I don't really want to link the actual documents themselves because it gives away a bit too much about my RL work than I'm comfortable having out in the open on MSB, but I'm sure there are other resources regarding the same topic that are out there online. Maybe this weekend I'll have a look.


  • Pitcrew

    So I don't know much psychology to use it in my build but I often think that people should sandbox the games/themes they want to play before they put it out there for public consumption. People always laughed and thought I was joking when I said @krmbm and I started Gray Harbor as a cowboy game - but it's true. She and I really wanted a cowboy game, we spent a lot of time developing a website, a grid, theme, etc. And while we were building, we sandboxed it, and we had fun but it wasn't anything we felt was sustainable or long-lasting.

    Every so often we go back to that cowboy theme and we sandbox a story and it's great. And we go, why didn't we make a cowboy game? And then we think about long-term playability, the difficulty of incorporating inclusivity into a wild west theme and balancing "history" with what people actually want to play, and it's not great and nothing that can ever be sustained in the long run.

    I think people build games and think "is this fun?" but they don't consider the "will this STAY fun?" One of the difficulties I encountered is evolving a game or a theme and keeping it interesting. How do youmake changes without upsetting the playerbase? How do you incorporate growth? What happens when you really get to the end of the story? Etc. etc.

    One of the the things @krmbm and I talk about now is the cycle you indicated (opening > growing > peak > overpopulation) and how to control that. Is it possible to limit population without killing your game? How do you responsibily say "I only have capacity for 25 people" but continuously have 25 people playing because eventually 5 people will go inactive? I don't have any good answers for these questions, but it's definitely something we consider a lot.



  • @Pyrephox - thank you for posting this! I've thought a lot about this sort of thing as I work on my game design and community, but without the formal training or structure to the thoughts that you've brought to the table.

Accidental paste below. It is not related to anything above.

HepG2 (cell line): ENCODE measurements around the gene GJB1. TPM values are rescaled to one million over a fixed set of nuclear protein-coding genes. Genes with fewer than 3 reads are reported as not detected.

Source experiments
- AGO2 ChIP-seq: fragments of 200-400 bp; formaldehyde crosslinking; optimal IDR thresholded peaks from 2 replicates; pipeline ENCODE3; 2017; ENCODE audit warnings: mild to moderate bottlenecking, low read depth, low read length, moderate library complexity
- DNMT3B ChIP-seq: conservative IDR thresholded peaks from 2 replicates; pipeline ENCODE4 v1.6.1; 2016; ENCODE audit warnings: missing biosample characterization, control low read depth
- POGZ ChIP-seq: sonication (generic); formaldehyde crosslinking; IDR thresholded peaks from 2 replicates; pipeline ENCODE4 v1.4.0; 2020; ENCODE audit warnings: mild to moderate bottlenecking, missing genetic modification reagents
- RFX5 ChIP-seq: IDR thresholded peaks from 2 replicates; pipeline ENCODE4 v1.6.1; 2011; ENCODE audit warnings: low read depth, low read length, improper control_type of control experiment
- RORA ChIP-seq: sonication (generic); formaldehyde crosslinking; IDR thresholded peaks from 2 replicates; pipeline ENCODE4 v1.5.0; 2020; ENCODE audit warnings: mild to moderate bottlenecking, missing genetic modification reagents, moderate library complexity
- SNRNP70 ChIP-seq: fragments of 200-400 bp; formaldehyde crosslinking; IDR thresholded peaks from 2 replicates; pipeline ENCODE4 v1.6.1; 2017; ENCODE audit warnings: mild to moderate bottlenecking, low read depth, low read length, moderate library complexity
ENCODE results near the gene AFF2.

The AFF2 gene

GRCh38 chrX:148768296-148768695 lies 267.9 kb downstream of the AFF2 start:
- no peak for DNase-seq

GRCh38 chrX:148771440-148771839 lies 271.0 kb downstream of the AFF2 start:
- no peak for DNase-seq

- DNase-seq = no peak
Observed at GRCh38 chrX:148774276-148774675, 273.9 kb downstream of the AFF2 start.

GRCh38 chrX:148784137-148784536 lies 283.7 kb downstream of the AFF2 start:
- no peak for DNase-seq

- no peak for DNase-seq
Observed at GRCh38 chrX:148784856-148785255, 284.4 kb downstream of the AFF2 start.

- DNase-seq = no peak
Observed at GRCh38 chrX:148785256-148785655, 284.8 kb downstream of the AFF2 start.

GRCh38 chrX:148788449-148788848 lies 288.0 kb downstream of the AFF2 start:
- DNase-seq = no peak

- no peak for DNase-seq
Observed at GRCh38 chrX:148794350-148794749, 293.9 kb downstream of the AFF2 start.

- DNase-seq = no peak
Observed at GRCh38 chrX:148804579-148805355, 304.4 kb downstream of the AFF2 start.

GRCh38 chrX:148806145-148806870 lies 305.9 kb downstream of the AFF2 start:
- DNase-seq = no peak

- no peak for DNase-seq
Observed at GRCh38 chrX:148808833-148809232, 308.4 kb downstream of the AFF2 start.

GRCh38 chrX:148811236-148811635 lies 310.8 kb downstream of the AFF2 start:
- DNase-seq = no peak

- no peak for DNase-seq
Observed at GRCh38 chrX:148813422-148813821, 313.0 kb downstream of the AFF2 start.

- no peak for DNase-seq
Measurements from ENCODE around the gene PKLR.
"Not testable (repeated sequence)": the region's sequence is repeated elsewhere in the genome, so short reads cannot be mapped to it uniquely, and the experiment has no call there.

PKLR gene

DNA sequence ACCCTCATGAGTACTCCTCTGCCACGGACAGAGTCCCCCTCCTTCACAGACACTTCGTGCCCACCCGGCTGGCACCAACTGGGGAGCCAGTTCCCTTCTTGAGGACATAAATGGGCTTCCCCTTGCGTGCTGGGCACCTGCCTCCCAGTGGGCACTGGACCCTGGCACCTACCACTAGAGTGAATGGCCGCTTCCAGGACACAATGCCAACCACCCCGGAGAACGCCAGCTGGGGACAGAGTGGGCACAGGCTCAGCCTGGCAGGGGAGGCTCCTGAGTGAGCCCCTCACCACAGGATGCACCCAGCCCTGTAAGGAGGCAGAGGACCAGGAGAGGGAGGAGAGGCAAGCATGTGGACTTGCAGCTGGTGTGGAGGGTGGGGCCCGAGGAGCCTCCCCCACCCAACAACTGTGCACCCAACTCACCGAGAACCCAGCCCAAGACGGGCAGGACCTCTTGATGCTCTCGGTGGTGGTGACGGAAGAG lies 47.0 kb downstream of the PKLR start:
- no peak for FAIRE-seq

One point in particular that jumps out at me:

    IC titles/powers/abilities are often viewed as rewards, not necessarily as tools - you will have people compete viciously for them who have no intent of using them; the GAINING of the reward is the point.

    This is SO true. Seen it time and again. So, question for the whole group... how, as a game designer, does one set those sorts of things up to be tools, encouraging their use by the people who have them? Has anyone seen a game that does this well?


  • Pitcrew

    @reversed Yeah, exactly. I mean, people are people whether they're screaming for a manager down at the local big box store, or throwing a tantrum on Public over a house rule. While the content of disagreements and crises may differ, the way people react to stress tends to stay roughly the same.

    Setting boundaries is hugely important, I think. My deleted third topic was actually going to be on social and interpersonal norms, and the way people develop norms. If you don't establish norms for a group explicitly, then people will default back to the norms they internalized from similar situations in their history AND people who don't have relevant histories will learn from the examples they see around them. Experience also tends to be more highly valued than statements when establishing internal schema, so even if your players are hearing 'this community treats other players with respect' if they're SEEING staff mock players, or players mock players, without repercussions, then their adaptation will prioritize that over the statement.

    It's almost always better to be explicit about the boundaries of an interaction in the long run.


  • Pitcrew

    @Pyrephox very much agree with setting boundaries in particular. I have seen it (rarely) done well, and it was amazing the difference it made in the behavior of /everyone/ on the game and how they treated each other--even if they'd played together for years on other games. And how quickly things really devolved into the usual when boundaries started to slip as far as their reinforcement.

    It's very hard and taxing work though, especially over the long haul. People often mistake being a hardass for being good at boundary enforcement. ("I'll kick people who do that off my game if they show signs of tantruming/being weird or mean on channel!" while they ignore the people they know or excuse them having a "Bad day" on a consistent basis.) Holding respectful boundaries in any org, online or otherwise is a lot more work than a lot of people give credit for!